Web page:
Upon returning to competition in April 2017, Sharapova was given wild cards to WTA tournaments in Stuttgart, Madrid and Rome. This was deemed unfair, with Murray, who was the men’s world number one at the time, criticising the move and suggesting it was down to financial reasons.
"I think you should really have to work your way back,” he said, as reported by The Times.
“"However, the majority of tournaments are going to do what they think is best for their event. If they think having big names there is going to sell more seats, then they're going to do that."
The likes of Simona Halep, Wozniacki and Angelique Kerber were other players to publicly oppose wild cards for those returning from a doping ban.
Sharapova’s doping offence has also seemed to stick in the mind of the public, who responded to the news of her retirement accordingly.
Nike posted an image of Sharapova on Twitter, accompanied with the caption, “farewell to one of the greatest competitors in the history of the sport.”
The responses underneath branded her a “doper” and a “cheat”. The chief sports correspondent for The Times, Matt Lawton, replied, “the 15 month doping ban aside, obviously.” This brazen retweet gained around 1300 likes.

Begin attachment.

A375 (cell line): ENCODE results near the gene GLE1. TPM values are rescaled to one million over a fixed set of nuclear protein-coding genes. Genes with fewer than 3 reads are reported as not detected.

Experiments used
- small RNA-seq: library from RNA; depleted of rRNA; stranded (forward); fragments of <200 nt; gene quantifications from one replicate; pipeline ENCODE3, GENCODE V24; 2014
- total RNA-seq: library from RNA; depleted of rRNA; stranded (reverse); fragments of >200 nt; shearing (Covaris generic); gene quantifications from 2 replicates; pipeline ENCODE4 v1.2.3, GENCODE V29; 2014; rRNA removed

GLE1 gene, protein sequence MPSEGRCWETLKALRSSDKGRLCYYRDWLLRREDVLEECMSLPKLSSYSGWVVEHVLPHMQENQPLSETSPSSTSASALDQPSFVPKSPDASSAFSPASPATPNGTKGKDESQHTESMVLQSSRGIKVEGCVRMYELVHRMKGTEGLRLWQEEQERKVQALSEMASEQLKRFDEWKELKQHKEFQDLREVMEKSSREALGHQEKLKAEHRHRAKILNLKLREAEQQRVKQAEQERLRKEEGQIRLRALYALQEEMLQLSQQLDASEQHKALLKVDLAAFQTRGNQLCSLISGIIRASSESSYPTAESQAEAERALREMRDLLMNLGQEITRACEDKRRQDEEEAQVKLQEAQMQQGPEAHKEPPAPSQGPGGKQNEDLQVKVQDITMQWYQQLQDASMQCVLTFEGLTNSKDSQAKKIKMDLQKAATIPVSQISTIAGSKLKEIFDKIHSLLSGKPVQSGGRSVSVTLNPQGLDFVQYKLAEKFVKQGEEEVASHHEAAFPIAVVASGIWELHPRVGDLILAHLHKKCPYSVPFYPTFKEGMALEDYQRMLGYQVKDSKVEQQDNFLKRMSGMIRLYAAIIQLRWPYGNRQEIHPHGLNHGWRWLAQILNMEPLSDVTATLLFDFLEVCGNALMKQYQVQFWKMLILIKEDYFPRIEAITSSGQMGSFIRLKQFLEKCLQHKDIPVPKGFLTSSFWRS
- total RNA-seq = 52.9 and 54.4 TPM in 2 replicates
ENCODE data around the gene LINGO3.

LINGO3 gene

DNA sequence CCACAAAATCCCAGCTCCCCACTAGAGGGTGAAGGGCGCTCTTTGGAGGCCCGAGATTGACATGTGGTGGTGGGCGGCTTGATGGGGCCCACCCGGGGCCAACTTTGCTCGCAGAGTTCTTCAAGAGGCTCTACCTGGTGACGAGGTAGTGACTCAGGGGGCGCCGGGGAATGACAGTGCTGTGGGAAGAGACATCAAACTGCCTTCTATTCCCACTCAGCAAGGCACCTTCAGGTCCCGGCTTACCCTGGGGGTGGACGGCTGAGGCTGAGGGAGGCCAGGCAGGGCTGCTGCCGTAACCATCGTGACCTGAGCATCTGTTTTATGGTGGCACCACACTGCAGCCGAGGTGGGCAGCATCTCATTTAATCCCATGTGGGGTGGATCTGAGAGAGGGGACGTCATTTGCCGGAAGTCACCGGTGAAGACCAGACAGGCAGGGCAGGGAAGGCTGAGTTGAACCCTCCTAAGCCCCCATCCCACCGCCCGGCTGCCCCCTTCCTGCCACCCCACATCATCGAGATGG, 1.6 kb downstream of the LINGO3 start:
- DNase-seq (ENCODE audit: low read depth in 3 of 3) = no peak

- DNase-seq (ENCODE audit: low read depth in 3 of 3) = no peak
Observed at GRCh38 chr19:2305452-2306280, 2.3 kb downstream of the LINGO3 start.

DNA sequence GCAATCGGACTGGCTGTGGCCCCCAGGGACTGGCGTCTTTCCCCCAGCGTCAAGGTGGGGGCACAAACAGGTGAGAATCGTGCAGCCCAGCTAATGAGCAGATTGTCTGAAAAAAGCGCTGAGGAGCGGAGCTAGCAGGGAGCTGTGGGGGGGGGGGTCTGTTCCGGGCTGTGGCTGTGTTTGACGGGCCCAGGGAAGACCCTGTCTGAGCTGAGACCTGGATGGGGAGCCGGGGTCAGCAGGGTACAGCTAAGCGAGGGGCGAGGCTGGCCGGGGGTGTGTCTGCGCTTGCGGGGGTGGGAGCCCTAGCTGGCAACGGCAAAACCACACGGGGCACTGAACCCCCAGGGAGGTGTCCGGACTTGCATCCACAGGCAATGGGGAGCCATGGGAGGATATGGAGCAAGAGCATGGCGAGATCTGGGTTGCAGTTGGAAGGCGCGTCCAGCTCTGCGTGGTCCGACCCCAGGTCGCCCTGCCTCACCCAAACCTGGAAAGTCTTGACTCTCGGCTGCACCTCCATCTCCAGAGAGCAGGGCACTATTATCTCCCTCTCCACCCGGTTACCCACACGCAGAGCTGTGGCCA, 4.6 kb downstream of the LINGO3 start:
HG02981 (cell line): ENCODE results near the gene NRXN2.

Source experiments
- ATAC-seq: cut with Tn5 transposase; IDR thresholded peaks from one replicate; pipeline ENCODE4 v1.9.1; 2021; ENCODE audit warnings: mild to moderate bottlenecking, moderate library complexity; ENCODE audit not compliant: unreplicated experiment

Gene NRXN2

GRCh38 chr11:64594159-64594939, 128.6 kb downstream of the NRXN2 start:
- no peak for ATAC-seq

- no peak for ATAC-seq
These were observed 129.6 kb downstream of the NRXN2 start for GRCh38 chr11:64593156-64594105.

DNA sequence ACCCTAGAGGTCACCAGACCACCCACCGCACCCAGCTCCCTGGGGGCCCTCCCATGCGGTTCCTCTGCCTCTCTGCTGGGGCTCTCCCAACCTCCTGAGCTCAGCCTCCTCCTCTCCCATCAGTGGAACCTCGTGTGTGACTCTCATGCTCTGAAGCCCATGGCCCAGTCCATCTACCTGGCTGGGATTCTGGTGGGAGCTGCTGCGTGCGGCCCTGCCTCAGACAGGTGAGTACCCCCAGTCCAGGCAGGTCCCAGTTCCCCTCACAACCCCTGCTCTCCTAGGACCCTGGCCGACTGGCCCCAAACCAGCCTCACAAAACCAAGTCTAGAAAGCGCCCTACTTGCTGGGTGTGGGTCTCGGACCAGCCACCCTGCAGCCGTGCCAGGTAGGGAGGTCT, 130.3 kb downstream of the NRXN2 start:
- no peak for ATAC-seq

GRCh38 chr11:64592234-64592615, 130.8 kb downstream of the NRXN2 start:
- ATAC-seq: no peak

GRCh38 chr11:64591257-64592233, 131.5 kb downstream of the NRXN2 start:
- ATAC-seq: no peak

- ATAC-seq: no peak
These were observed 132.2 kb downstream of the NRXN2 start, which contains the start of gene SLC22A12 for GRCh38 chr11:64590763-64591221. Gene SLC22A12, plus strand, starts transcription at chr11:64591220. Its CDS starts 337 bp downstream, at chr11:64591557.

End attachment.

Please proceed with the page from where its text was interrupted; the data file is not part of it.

Many seem to believe that Sharapova’s fall in form was directly linked to the ban of meldonium, insinuating her achievements would not have been possible without some form of medication.
Regardless of whether this is true or not, Sharapova’s retirement has played into the wider debate about how athletes who serve doping bans and return to action are viewed. Some, such as Sharapova, are forever treated with scepticism. She is similar to athletes such as American sprinting stars Justin Gatlin and Tyson Gay, who never seem able to shake their previous misdemeanours from public memory.
Others, such as British boxer Tyson Fury and Argentinian footballing legend Diego Maradona, are able to find redemption.
For whatever reason, Sharapova was unable to do this. Despite her achievements on and off the court, her legacy will subsequently always be somewhat complicated.